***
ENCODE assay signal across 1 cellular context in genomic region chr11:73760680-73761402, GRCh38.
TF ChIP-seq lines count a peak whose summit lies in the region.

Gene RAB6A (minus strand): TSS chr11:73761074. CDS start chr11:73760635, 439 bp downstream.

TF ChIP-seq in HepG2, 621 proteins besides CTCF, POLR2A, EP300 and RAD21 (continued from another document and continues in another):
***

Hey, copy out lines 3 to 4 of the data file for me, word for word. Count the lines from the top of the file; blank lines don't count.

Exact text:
Gene RAB6A (minus strand): TSS chr11:73761074. CDS start chr11:73760635, 439 bp downstream.

TF ChIP-seq in HepG2, 621 proteins besides CTCF, POLR2A, EP300 and RAD21 (continued from another document and continues in another):